If you ever wanted shark stats here they are. What is notable is the total reported shark attacks against scuba divers… Zero.
The International Shark Attack File (ISAF) reported investigating 164 shark related incidents ion 2015. 98 of these were considered unprovoked attacks. Of the 66 remaining attacks, 36 were provoked, 14 involved a shark biting a boat or vessel.
Although a net increase of shark attacks was reported (98 vs 88 in 2000), it is suggested that there was no significant increase in the number of attacks due to the significant growth in human populations and the increased interest in water related activities.
What is notable for us here is that there were 0 reported attacks against scuba divers.
I think the key word here is “reported” as I am sure there are a number of incidents that go unreported. Have you had any shark related incidents as a diver?
Read on for more details below:
The number of shark-human interactions occurring in a given year is directly correlated with the amount of time humans spend in the sea. As world population continues its upsurge and interest in aquatic recreation concurrently rises, we realistically should expect increases in the number of shark attacks and other aquatic recreation-related injuries. If shark populations remain the same or increase in size, one might predict more attacks each year than the previous year because more people are in the water. Shark populations are actually declining or holding at greatly reduced levels in many areas of the world as a result of over-fishing and habitat loss, theoretically reducing the opportunity for these shark-human interactions. However, year-to-year variability in local meteorological, oceanographic, and socio-economic conditions also significantly influences the local abundance of sharks and humans in the water and, therefore, the odds of encountering one another. As a result, short-term trends in the number of shark bites up or down must be viewed with caution. Such marked yearly fluctuations in shark-human interactions, be they regional or international in scope, are not unusual. Thus the ISAF prefers to view trends over longer periods of time (e.g., by decade) rather than trying to assign too much significance to highly variable year-to-year numbers, be they high or low.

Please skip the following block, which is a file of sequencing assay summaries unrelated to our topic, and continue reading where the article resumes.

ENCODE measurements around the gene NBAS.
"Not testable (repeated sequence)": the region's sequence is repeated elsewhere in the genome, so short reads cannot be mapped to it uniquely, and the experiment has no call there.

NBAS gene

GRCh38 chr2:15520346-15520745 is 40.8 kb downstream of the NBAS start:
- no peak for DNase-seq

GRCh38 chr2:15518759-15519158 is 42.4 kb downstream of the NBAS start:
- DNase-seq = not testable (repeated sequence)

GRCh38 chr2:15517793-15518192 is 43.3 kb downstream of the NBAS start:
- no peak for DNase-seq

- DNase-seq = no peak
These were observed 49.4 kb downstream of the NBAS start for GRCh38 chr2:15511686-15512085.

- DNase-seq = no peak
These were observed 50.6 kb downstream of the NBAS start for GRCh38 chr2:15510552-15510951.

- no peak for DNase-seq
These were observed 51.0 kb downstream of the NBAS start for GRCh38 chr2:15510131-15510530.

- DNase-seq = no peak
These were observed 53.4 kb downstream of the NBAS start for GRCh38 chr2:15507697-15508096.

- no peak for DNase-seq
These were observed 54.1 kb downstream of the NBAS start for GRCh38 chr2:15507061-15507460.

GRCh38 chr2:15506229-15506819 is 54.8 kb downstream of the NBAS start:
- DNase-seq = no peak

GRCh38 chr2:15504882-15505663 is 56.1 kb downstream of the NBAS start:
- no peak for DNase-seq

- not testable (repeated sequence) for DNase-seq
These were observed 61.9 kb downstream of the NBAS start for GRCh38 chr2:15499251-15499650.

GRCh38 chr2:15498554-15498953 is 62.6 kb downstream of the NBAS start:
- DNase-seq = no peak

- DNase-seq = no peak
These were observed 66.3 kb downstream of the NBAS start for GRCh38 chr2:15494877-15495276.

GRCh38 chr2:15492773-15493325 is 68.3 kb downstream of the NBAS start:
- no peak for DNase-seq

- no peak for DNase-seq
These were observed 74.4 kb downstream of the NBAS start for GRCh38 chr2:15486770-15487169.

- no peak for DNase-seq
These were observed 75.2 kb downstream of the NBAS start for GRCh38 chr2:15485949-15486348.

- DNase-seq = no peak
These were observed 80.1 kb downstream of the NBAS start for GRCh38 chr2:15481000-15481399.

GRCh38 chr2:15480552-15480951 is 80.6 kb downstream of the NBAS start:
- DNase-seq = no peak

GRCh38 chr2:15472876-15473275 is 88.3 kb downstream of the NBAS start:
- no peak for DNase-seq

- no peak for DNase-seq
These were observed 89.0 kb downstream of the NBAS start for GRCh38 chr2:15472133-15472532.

In addition to increases in the number of hours spent in the water by humans, the ISAF’s efficiency in discovering and investigating attacks has improved greatly over past three decades, leading to further increases in the number of recorded interactions. Transfer of the ISAF to the Florida Museum of Natural History in 1988 resulted in greatly expanding international coverage of attack incidents and a consequent jump in the number of documented attacks. In the early 1990s, the ISAF developed important cooperative relationships with many Florida beach safety organizations and medical facilities, leading to increased documentation of attacks from a region that is a world leader in aquatic recreation. Fundamental advances in electronic communication (Internet search engines, email, mobile phones, texting, social media), a greatly expanded network of global ISAF scientific observers, and a rise in interest in sharks throughout the world, spawned in part by increased media attention given to sharks, have promoted more complete documentation of shark-human incidents in recent years. The ISAF web pages, which include electronic copies of the Attack Questionnaire in four languages as well as a wide range of statistics and educational material about sharks, comprises perhaps the most highly accessed shark website on the Internet. Our strong web presence, including a Facebook page, regularly results in the receipt of unsolicited documentation of shark attacks. Many of these attacks likely would have been missed in the past because they occurred in communication-poor locales or areas lacking ISAF representatives.
Following long-term trends, North American waters had the most [75: 76.5%] unprovoked attacks in 2015. The total of 59 unprovoked attacks in the United States (including seven in non-North American Hawaii) set a U.S. standard, surpassing previous highs of 53 achieved in 2012 and 2000 and the 2014 total of 52. There were no fatalities in North American waters and the single U.S. fatality occurred in Hawaii. Elsewhere, multiple unprovoked attacks occurred in Australia , South Africa , and Reunion , the Canary  and Galapagos  islands, with single incidents reported from the Bahama Islands, Brazil, Egypt, New Caledonia, and Thailand. Australia’s total of 18 unprovoked attacks was its highest total since 2009 (22). Twelve attacks occurred in New South Wales, two in Western Australia, two in Queensland, and single incidents in South Australia and Victoria; the single fatality occurred in New South Wales….
Read the full article here on the Florida Museum of natural History